As previously stated, race is a way for society to structure the differences among humans and determine who is seen as powerful and powerless. To understand this further, we discussed as a class what it means to have excellence and be hated for it. The second book in the trilogy, The Stone Sky, described a fictitious world called “Syl Anagist”, a highly advanced and urban nation known to be dominant. Sylanagistines, members of this nation, built a plutonic engine that was known to be highly developed and powerful. This threatened others and led to people becoming jealous which grew into hatred. These feelings of hatred and jealousy caused the failure of this nation. The people of this nation possessed the craft and skill to produce something so powerful, and this threatened people. Individuals in a society may feel threatened because of jealousy and fear that the inferior will become the superior. This idea is connected to the hatred of Jews. Throughout history, there has been a consistent hatred of Jews. Jews are known to be successful and intelligent, which as seen in Syl Anagist, threatens people. This jealousy fuels the hatred people have towards a specific group of people. Race allows society to pinpoint certain characteristics of a group of humans and use that against them, for one group to be seen as superior to the other. In the trilogy, orogenes and sylanagistines have power and intelligence but are seen as less than the others. They are seen this way because racialization has structured society to pick out groups who are superior and inferior. This concept allowed me to think deeply about racialization and what goes into this process. It is not just about the color of one’s skin, it is about any characteristic that can be seen as different. Society uses this to construct groups of people based on certain characteristics. Furthermore, this can be seen in our society with certain professions. Jobs such as doctors and lawyers are seen as elite and ultimately considered more important than other jobs such as janitors and plumbers. The treatment of these different groups of individuals is consistent with the eliteness of the occupation. In the trilogy, the fulcrum is a place for orogenes to be trained in their powers. Ykka, an orogene is known as “feral” because she is not fulcrum-trained. Essun, another orogene is fulcrum-trained, which means she is seen as higher ranked than non-fulcrum-trained orogenes. Essun says to Ykka, “‘[w]hat, now you want to adopt…’ You shake your head, incredulous. ‘Violent bandit ferals?’”(The Stone Sky, 71). The language used by Essun clearly shows how society feels about ferals. Fulcrum-trained are seen as superior compared to non-fulcrum-trained. Essun is stating that she doesn’t trust ferals to do the needed job because they were not trained in a valued institution. This shows a difference in the treatment of people based on their training and profession. If you possess a profession that is seen as elite in society, you are treated as superior. This day in society, everyone is expected to attend college and receive a well-respected occupation. There is a different level of treatment based on your salary and occupation. This concept of our society connects to racialization on a deeper level, and this process goes beyond the color of one’s skin. Racialization infiltrates every sector of society from skin color to occupation. This deeper level of thinking allowed me to open my eyes to the many factors that go into racialization and how society can orient itself to idolize one group over the other.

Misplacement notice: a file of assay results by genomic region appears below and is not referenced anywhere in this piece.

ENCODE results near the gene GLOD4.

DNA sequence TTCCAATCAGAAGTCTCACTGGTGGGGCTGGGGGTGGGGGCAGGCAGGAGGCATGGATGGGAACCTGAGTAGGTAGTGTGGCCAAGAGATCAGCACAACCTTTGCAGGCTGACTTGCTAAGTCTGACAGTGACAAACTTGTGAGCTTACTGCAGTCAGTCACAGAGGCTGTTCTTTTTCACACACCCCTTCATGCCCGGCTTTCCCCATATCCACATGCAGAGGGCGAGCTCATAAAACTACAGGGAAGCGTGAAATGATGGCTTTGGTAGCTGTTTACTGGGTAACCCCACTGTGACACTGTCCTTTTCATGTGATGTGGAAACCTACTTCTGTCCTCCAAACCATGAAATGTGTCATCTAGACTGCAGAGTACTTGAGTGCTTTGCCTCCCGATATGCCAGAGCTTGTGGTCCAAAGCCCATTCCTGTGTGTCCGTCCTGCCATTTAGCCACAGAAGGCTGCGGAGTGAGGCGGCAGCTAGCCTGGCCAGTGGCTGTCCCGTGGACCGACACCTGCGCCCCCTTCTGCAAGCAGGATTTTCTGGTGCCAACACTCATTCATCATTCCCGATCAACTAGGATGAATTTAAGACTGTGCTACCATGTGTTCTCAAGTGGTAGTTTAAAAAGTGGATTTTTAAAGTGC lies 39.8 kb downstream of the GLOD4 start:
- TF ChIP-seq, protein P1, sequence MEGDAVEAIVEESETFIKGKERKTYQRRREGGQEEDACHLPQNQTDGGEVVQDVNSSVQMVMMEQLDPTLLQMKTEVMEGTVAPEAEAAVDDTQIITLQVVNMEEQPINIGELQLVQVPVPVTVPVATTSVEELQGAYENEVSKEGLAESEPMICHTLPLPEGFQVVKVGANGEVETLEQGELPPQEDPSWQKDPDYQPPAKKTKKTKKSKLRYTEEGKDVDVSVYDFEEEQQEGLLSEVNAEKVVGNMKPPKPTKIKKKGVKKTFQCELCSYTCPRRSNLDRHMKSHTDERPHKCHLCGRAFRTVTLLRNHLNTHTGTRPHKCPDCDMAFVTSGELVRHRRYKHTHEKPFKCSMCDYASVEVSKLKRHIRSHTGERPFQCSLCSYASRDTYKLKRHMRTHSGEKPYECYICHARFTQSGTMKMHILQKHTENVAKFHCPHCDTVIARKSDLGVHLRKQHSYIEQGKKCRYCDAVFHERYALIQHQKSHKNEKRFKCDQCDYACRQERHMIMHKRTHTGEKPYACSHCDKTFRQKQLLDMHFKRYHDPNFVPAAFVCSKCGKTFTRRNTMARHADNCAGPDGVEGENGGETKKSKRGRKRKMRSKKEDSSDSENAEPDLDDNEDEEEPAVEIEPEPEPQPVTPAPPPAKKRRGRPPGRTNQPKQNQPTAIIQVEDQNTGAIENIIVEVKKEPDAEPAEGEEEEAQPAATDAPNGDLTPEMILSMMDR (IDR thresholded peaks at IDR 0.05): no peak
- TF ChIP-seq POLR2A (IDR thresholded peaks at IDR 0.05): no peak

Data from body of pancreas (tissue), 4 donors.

The collaborative essay with my peers discussed how small events can lead to a catastrophe. This was connected to earthquakes and how small seismic events such as fault movements can create something big and impact many. This allowed me to go deeper with my understanding of racialization and the parallels between the trilogy and our society. The primary concept of how many small events can lead to bigger ones led me to connect to the layers of the earth. As you go down deeper into the core, you are passing through many layers. This can represent the levels of thinking I endured throughout the semester. At first, I viewed Heng’s definition as just that, structuring society based on skin color. However, this transformed into thinking about the many sectors in society and how racialization can influence more than skin color. Furthermore, once you reach the core, there is a great amount of intense heat and pressure (Core). Beginning of the semester, I never realized the impact of these small occurrences and how they can add up to an enormous amount of pressure on a group of people. The class discussions of the trilogy and other societal connections allowed me to view the world critically. This brought me to the conclusion that as a society, we are feeling the pressures of the small injustices that lead to racialization. Understanding the injustices that have been crafted and executed by society due to uncontrollable characteristics. Furthermore, I have reached the core of my understanding because I have learned that thinking deeply and carefully has allowed me to change my way of thinking. Before I entered this semester, everything I learned was very prominent and evident. My previous educational experiences taught me to think about what is right in front of me. My thinking strategies were very cut and dry and my thinking was done in a manner to get the job done and make a conclusion. However, this has changed heavily. Now, I think about the implications of everything and think about the connection to a larger meaning. I have broadened my understanding of society and the process of racialization. I have learned that racialization doesn’t always occur with skin color, but it also occurs in educational institutions and job occupations.